Ukraine will have an early election

Well, it did not take long to learn the answer to my question. Yes, Ukraine will have an early election, as President Volodomyr Zelenskyy announced on 19 May in his inaugural address. And thus, no, the current electoral system will not be replaced just yet.

The election is expected to be in July, a scenario I already discussed in the earlier post.

In the context of all this, today (20 May) the Prime Minister, Volodymyr Groysman, announced his resignation.

There had been a report last week that a dissolution of the coalition in the assembly would prevent the new president from calling an early election (because it would buy the assembly time to attempt to find, under terms of the constitution, an alternative premier they can agree on). But evidently not.

6 thoughts on “Ukraine will have an early election

  1. How common in semi-presidential systems is it that a president (newly elected or otherwise) can dissolve the parliament at will, particularly in the seeming absence of a no confidence motion or loss of supply?

    Are there limits on repeated dissolutions in most countries? In countries that don’t have such limits, have their ever been cases of an elected president repeatedly dissolving parliament in an attempt to get a favorable legislature?

    I’m not opposed to a newly elected president being able to dissolve parliament once, but it seems like it opens a lot of doors to potential abuse.


    • French President François Mitterrand dissolved the National Assembly shortly after taking office in 1981, and again following his re-election in 1988. Back then presidential and parliamentary election cycles were not synchronized, and both instances the center-right parties opposed to Mitterrand’s Socialist Party controlled the Assembly at the time the presidential election took place.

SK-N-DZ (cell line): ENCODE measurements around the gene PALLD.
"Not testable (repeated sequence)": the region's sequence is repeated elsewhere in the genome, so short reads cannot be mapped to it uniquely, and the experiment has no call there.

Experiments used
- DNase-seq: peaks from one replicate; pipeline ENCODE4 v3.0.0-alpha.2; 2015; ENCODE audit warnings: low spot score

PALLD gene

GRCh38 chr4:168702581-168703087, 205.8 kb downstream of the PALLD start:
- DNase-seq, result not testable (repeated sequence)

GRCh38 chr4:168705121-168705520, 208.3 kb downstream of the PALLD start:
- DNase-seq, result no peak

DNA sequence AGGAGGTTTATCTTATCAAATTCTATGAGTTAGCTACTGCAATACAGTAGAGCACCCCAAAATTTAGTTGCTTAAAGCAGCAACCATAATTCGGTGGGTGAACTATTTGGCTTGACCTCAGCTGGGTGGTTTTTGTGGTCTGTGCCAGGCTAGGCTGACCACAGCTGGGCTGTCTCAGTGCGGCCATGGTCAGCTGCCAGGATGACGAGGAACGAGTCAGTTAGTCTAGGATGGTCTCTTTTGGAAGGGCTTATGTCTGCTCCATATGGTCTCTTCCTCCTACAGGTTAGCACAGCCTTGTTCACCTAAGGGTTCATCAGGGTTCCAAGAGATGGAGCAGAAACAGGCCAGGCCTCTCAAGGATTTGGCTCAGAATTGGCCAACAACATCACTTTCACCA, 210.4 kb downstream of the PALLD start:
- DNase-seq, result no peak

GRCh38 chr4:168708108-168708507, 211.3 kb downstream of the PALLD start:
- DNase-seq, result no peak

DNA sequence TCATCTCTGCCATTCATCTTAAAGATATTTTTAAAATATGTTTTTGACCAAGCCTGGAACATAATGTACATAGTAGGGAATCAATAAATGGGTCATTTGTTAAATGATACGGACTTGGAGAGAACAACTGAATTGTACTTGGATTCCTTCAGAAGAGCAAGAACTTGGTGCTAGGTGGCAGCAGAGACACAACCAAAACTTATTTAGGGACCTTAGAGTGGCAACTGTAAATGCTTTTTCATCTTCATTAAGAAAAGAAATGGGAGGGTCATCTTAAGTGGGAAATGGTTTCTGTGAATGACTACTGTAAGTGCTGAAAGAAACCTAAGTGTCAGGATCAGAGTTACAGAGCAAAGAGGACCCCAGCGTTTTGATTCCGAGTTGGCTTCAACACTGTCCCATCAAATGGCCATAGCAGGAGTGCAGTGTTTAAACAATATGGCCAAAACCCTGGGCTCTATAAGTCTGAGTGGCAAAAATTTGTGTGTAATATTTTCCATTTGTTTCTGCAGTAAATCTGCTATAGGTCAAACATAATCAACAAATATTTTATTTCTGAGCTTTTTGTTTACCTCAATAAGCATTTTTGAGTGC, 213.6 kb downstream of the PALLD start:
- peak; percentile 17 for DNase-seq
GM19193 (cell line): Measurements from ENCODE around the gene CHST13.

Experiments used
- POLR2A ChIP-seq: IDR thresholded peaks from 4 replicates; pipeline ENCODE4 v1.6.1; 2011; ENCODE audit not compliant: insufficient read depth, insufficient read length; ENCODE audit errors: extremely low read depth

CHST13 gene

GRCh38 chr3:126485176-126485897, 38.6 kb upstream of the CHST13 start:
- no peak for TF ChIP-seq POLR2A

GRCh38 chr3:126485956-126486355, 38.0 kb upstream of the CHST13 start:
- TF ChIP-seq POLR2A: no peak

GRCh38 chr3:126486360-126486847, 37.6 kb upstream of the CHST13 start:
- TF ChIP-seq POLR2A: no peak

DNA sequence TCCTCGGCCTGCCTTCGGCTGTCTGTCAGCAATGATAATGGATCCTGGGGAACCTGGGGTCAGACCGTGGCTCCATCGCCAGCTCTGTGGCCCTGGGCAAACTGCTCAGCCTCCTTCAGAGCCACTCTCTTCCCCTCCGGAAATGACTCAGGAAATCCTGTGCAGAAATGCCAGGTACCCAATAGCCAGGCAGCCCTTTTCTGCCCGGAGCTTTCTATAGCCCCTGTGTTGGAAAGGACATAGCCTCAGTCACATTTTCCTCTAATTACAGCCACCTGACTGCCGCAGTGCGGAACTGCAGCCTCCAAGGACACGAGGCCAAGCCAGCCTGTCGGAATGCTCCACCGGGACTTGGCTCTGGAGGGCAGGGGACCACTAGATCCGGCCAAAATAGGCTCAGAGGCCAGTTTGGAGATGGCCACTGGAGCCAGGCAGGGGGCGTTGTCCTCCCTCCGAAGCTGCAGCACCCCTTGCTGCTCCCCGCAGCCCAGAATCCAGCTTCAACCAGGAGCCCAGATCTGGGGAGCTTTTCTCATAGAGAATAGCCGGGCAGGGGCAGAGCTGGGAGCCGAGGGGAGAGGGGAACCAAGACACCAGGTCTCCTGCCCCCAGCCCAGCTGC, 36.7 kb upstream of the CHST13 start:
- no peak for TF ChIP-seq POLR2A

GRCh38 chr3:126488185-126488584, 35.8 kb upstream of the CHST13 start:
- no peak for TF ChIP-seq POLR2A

• Indeed, the dissolutions by Mitterrand were the inspiration for an entire chapter of my dissertation (well, the 1988 case came when the dissertation was almost done), which later led to my 1995 APSR article on the importance of the timing of elections in presidential or semi-presidential systems.

        Also inspirational was a book chapter I had read about the Chilean election of 1995.


    • Only some presidencies (in semi-presidential systems) have any power to dissolve parliament, and with few exceptions, it is limited. The French limit is no second dissolution within a year, for example.


      • I uploaded a table that appeared in an article of mine from 2005, showing the formal rules of inter-branch relations in semi-presidential systems.

        I can’t claim it is still accurate–2005 was a while ago! But it will give you an idea. Of 27 cases I surveyed, ten allow dissolution at least under some circumstances. Five of those seem to have no restrictions on the authority, while the others limit it to once a year (France, Mali) or have other limitations on use. Several others allow dissolution, but not at the president’s discretion.


  2. Pingback: Ukraine honeymoon election today | Fruits and Votes

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